Jeffrey J. Brown

Jeffrey J. Brown is a licensed professional geoscientist responsible for the discovery of several oil and gas fields in west central Texas, and currently managing an exploration joint venture. He’s authored numerous articles with a special emphasis on global oil exports.

Jeffrey J. Brown: Hurricanes & US Oil Production

To discuss the ramifications from these storms on the oil markets, geoscientist and oil explorer Jeffrey Brown returns to the podcast. He calculates that Harvey alone will have long-lasting effects such as lingering supply shortages, but his greater focus is attuned to the growing validation of his Export Land Model, which calculates the rate at which oil-producing nations cease to become net exporters as their domestic consumption increases.

September 12, 2017

Commentary: Why is Saudi Arabia not a Threat to Fracking?

I realize that this is a controversial assertion–that Saudi Arabian oil fields are not infinite–but it’s a possibility that is at least worth considering. 

August 5, 2013

Commentary: Is it only a question of when the US once again becomes a net oil exporter?

At a 10 percent /year decline rate, in order to simply maintain a production rate of 7.5 million b/d out to 2023, the US oil industry would have to replace the productive equivalent of every single oil field in the United States of America…

June 10, 2013

Commentary: The export capacity index

In this paper, I briefly review recent global crude oil and liquids production numbers, and I review the Export Land Model (ELM). I also introduce the concept of the Export Capacity Index (ECI), which is simply the ratio of total petroleum liquids production to liquids consumption in net oil exporting countries. I then compare the ELM to actual case histories, and I discuss Global Net Exports of oil (GNE) and what I call Available Net Exports (ANE), or GNE less the Chindia (China + India) region’s combined net oil imports.

February 18, 2013

Commentary: America’s new energy reality – A bidding war for declining global net oil exports

Americans are reading, almost on a daily basis, about increasing oil and gas production in the US. For example, Daniel Yergin wrote about his optimistic outlook for increasing US oil and gas production in an OpEd piece in the June 10, 1012 New York Times entitled “Americas New Energy Reality.”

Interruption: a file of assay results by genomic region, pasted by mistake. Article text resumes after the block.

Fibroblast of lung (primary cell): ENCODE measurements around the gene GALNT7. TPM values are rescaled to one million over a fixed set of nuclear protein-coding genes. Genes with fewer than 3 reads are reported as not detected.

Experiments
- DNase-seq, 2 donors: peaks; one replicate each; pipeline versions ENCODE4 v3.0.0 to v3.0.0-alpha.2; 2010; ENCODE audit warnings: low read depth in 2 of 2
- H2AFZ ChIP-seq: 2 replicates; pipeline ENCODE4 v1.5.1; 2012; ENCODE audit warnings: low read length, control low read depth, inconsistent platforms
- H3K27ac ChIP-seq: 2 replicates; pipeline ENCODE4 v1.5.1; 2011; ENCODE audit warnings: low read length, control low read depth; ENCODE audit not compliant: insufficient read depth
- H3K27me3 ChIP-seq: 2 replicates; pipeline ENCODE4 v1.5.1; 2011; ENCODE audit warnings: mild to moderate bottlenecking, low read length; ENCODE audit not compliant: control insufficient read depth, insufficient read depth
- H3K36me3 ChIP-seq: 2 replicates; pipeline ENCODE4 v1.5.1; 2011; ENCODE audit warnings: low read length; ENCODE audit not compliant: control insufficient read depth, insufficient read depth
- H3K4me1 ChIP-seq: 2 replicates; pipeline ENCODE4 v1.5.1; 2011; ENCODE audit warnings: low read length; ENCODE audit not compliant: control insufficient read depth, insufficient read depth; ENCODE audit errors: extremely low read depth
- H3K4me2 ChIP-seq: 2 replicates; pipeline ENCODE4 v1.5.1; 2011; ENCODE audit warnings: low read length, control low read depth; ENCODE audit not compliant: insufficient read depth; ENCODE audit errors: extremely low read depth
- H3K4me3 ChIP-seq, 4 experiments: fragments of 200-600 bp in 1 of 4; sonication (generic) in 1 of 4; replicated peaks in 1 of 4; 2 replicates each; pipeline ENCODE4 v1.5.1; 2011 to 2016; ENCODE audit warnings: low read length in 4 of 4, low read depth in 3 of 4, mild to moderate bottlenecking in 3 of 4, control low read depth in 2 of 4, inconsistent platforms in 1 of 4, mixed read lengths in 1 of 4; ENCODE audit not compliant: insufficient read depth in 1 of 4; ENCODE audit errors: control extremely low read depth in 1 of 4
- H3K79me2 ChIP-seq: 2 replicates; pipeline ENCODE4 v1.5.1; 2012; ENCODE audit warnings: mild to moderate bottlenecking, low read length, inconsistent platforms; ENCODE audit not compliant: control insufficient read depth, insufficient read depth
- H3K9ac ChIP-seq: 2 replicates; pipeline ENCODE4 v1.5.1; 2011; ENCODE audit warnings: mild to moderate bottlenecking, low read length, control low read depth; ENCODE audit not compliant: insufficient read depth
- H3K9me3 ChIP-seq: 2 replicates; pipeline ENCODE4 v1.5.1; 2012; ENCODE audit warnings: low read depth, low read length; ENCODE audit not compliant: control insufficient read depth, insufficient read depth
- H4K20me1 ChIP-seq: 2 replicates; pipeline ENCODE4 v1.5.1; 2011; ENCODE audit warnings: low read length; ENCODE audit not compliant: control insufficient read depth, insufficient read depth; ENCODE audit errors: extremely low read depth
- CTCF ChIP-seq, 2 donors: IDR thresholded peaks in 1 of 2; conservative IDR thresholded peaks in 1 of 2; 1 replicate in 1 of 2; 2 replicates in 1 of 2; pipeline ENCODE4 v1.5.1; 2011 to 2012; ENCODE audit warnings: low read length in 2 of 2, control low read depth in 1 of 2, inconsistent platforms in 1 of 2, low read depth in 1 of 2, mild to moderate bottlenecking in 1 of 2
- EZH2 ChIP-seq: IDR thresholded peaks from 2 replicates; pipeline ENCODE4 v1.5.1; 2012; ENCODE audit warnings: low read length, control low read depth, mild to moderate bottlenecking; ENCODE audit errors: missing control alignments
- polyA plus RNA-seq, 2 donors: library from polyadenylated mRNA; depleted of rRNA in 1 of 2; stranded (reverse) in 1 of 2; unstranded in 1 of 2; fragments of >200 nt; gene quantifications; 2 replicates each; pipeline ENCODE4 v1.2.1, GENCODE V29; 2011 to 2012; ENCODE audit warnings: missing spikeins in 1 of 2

It’s certainly true that US oil and gas production has rebounded from the production low following the 2005 Gulf of Mexico hurricanes, but a careful analysis of the production data suggests that the production outlook it not quite as rosy as most people seem to believe.

June 25, 2012

Jeffrey Brown responds to “U.S. energy independence is no longer just a pipe dream”

“It’s no pipe dream. The U.S. is already the world’s fastest-growing oil and natural gas producer. Counting the output from Canada and Mexico, North America is “the new Middle East,” Citigroup analysts declare in a recent report.”

Jeffrey Brown responds: The Texas Railroad Commission (RRC) sums the reported production from Texas producers, and it has been doing so far decades, while the EIA apparently uses a sampling approach to estimate Texas production. For annual production in 2011, the RRC shows Texas crude oil production at 1.12 mbpd (million barrels per day), while the EIA shows it at 1.46 mbpd, a gap of 340,000 bpd. The gap between the RRC and the EIA for monthly production is even more pronounced, on the order of about 500,000 to 600,000 bpd.

If the EIA is this far off for Texas, what about the other producing states, and what does it say about the EIA’s global data?

May 16, 2012

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